I found a very interesting article of a debate between Deepak Chopra and a Hindu professor on this issue:
And the dialogue continues! If you’re following along at home wellness superstar Deepak Chopra and Professor Aseem Shuklah have had some words about the origin/”theft” of yoga and its ties to Hinduism. Check out the earlier discussion to catch up. Well, with Deepak all “Yoga isn’t Hindusim, and therefore not in bed with religion” etc etc would you expect The Professor to let that lie in savasana and die? Not a chance.
Aseem responds to DC with this kicker: “Deepak Chopra’s rejoinder to my column on the appropriation of yoga presents a veritable feast of delicious irony.” What an opening line!
A prolific writer and gifted communicator, Chopra is perhaps the most prominent exponent of the art of “How to Deconstruct, Repackage and Sell Hindu Philosophy Without Calling it Hindu!” To Larry King, he has described himself as an “Advaita Vedantin”–one of the major philosophical schools of Hinduism. Yet none of the plethora of his book titles, that include several devoted to Jesus and one entire book devoted to the Buddha, even skirt the word “Hindu.” His Web site is devoted to selling products and literature related to yoga, meditation and ayurveda, but Hinduism, of course, bears no mention.
The contention that yoga’s foundation is “in consciousness alone,” thereby preceding Hinduism, is a sad demonstration of the extent Chopra and other Hindu philosophical profiteers will go to disassociate themselves from Hinduism. But Hindus are on to this tactic now. For Hinduism’s most sacred scripture, the Vedas, are deeply believed to be the accumulation and transcription of the existential contemplations, and experiences, of rishis–the primordial yogis. The rishis did not call themselves Hindu, but would Chopra claim that the Vedas they composed are not Hindu? The moniker “Hinduism” is of relatively recent origin, but it is accepted today as a handy substitute for the perhaps more accurate but difficult to pronounce name, Sanatana Dharma, the eternal religion. That reality does not separate yoga from Hinduism any more than it separates the Vedas or Bhagawad Gita from Hinduism. The Vedas and yoga are synonymous and as eternal as they are contemporaneous.
War of words indeed! Touch? Professor S. Naturally, DChop took the time to not let Aseem get the last word to respond with gusto (and a slightly sharpened tongue) and to reiterate his original position:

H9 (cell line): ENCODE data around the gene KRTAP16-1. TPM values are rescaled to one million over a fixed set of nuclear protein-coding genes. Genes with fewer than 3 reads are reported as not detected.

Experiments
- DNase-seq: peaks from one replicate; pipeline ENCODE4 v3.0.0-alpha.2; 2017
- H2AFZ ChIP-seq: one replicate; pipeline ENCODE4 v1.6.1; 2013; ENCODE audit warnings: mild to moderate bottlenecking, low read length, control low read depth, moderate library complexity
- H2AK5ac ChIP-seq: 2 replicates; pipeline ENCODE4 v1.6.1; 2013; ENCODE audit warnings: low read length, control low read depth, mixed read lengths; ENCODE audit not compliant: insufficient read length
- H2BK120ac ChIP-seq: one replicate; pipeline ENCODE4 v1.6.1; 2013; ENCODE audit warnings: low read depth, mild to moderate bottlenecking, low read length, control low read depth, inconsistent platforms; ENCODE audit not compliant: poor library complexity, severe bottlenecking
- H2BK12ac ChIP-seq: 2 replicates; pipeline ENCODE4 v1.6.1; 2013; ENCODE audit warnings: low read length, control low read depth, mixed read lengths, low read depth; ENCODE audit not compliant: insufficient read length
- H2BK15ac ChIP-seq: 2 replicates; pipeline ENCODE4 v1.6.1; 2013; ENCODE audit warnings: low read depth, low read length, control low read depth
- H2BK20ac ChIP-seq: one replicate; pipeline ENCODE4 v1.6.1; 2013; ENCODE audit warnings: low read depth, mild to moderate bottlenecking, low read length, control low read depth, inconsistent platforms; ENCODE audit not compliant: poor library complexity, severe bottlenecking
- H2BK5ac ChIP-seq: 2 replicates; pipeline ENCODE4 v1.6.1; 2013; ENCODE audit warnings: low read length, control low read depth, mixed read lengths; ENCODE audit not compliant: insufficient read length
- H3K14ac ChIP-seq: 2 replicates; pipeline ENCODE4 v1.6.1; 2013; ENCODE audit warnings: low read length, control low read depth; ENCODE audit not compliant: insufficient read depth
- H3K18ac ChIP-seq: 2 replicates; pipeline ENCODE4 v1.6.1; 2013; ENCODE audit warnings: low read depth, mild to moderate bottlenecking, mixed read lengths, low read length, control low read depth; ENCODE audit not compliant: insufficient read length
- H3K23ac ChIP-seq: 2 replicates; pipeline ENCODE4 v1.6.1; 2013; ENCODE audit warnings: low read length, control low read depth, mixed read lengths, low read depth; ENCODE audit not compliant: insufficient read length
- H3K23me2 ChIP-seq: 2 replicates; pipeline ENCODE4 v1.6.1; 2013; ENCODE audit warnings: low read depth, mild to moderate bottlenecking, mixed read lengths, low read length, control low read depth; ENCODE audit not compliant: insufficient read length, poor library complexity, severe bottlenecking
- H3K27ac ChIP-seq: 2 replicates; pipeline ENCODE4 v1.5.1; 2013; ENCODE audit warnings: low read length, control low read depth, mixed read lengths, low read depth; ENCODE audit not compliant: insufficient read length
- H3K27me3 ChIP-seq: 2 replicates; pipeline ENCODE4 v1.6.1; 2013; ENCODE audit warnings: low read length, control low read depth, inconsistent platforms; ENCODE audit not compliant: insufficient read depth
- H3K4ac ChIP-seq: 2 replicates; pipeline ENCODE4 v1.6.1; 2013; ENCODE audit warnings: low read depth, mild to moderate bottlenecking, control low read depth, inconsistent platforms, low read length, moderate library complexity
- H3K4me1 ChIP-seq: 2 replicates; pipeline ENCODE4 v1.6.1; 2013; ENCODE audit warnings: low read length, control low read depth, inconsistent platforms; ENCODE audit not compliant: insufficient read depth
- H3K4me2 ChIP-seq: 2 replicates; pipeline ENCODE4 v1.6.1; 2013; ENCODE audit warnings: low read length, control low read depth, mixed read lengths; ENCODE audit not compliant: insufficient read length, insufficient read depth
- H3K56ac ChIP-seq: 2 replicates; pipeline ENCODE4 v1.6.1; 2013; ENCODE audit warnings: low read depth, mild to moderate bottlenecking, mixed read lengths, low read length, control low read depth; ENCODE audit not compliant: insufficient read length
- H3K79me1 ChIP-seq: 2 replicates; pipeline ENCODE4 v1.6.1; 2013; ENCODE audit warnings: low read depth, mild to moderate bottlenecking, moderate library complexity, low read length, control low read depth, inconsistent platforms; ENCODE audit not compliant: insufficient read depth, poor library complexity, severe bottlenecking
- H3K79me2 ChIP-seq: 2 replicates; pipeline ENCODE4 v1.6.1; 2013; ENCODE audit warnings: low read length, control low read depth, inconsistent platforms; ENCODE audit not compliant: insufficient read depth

If there is a movement to return yoga to its Hindu roots, it speaks in a whisper. I’ve never encountered it in India. Having loaded his quiver, what target is Shukla firing at? Nobody is stopping Hindus from claiming yoga as their own. Christians can claim prayer as their invention if they want to. It wouldn’t make the claim less false — sensible people accept that prayer is universal.
Shukla didn’t refute my basic argument, which is that yoga is a practice rooted in consciousness, not proprietary religion. The great seers of India didn’t simply precede the term “Hindu,” as Shukla likes to imagine. They preceded dogmatic religion itself, which is why the ideal of yoga is to leave dogma and ritual behind. In the state of liberation (Moksha), why would anyone feel more tied to Hinduism?
I must repeat, that yoga did not originate in Hinduism. This isn’t a debating point, since no one to my knowledge has ever claimed that Hinduism came before yoga.
He goes on to defend the attacks on his integrity and career, and to extend a twiggy little universal olive branch.
I’m happy that Prof. Shukla isn’t the most strident of fundamentalists. He seems rather bemused where most of his kind are zealous. I forgive the potshots taken at me. Other than bandying about a few rumors, half-truths, and nonsense related to my career, he seems unaware of my deep involvement in reawakening of Vedanta, Ayurveda, and many other aspects of India’s spiritual tradition, or the recognition this has earned me in my homeland.
In the spirit of friendliness, I would like to find common ground with Prof. Shukla in the term Sanatana Dharma-the eternal wisdom of life. Whether he calls it Hinduism or I call it Vedic knowledge, I believe ultimately we are both referencing the same body of universal knowledge that has always stood for benefiting the whole human family. Vasudhaiva Kutumbakam -the world is one single family.